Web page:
It was unavoidable that the shoot-down of the Malaysia Airlines plane has been conflated with the Ukraine civil war. What is less clear is the effect the interplay of events would have on relations between Russia and the United States, already strained over the meddling in Georgia and Ukraine that happened well before the air tragedy. These ex-Soviet republics form part of Russia's buffer line, but also happen to be America's new limits of spreading influence.
The outcome of the contest will shape international cooperation on issues ranging from arms control and trade to counter-terrorism and climate warming.
The world would be better off if these two former Cold War adversaries - with large land masses and a demonstrable scope for foreign interventions good and bad - preserved a level of collaboration, even if greater trust among pioneering nuclear states is an unlikely prospect.
But the recriminations that have been flowing back and forth between Washington and Moscow over the missile strike at MH17 and the fomenting of Ukrainian instability suggest that both sides are going for broke. This could be dangerous.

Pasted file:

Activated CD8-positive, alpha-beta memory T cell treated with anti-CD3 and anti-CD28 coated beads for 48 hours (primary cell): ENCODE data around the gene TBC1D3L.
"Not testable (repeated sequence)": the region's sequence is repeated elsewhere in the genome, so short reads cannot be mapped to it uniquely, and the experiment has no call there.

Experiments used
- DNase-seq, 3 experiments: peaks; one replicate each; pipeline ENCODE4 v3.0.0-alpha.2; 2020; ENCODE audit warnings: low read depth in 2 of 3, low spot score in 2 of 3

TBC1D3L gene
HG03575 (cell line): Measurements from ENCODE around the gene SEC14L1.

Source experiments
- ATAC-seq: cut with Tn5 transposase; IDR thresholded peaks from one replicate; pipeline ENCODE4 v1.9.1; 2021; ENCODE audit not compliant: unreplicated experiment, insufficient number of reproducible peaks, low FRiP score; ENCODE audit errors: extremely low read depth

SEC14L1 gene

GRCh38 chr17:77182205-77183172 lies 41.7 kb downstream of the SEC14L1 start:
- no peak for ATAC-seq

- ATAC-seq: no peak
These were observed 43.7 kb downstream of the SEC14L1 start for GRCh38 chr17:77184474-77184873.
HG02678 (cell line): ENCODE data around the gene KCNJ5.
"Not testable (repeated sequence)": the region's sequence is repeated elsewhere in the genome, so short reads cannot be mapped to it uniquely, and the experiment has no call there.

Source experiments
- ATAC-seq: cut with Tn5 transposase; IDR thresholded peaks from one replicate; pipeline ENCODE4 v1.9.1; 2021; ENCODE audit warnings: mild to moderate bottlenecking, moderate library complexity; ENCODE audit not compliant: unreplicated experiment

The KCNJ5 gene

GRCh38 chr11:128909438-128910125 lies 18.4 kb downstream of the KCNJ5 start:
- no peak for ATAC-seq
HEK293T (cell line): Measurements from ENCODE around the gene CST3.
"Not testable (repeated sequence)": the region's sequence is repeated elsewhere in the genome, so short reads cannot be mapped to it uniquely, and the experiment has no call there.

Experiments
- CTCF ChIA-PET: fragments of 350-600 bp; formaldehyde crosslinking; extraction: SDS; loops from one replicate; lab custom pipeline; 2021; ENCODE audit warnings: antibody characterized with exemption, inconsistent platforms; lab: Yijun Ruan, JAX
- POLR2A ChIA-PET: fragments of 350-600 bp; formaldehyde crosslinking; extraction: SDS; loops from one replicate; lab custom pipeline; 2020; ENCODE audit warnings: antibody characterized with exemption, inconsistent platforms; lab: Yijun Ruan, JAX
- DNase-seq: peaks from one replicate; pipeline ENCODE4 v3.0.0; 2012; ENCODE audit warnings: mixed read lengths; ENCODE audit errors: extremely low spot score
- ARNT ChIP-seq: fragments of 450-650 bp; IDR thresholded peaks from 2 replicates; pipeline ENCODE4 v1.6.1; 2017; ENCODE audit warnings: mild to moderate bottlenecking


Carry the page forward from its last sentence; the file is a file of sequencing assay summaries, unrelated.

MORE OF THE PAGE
Neither side is giving anything away over the MH17 case or the Ukraine interference. There is too much innuendo, disinformation and righteous rhetoric and too little clarity, although circumstantial evidence points to the Ukrainian rebels' culpability in the MAS incident. On the fight for Ukraine's future itself, this is a continuation of big-power rivalry which by definition means neither party can claim the moral high ground.
What should concern governments with a stake in the outcome is whether international peace is better secured with Russia as a full participating member in good standing, or one criminalised and ostracised.
Financial and energy sanctions that Europe is imposing on top of US actions can, if coupled with a collapse in energy prices, weaken Russia's economy to a point where retaliation is assured. What then? The Ukraine dispute over ethnic and territorial rights requires a solution that is fair to the disputants and to their supporting patrons.
What has been overlooked in the ongoing tussle is that nations most affected by the MH17 disaster (notably Malaysia and Holland) have legitimate concerns about humanity and natural justice.
Remains of the last victims have not been fully recovered. Evidence in the form of shrapnel-pierced pieces of the MAS plane needs to be secured to get at the truth. But fresh fighting in eastern Ukraine which has disrupted recovery missions is a new indignity - a sad reminder that it will be a while before the dead can have their peace.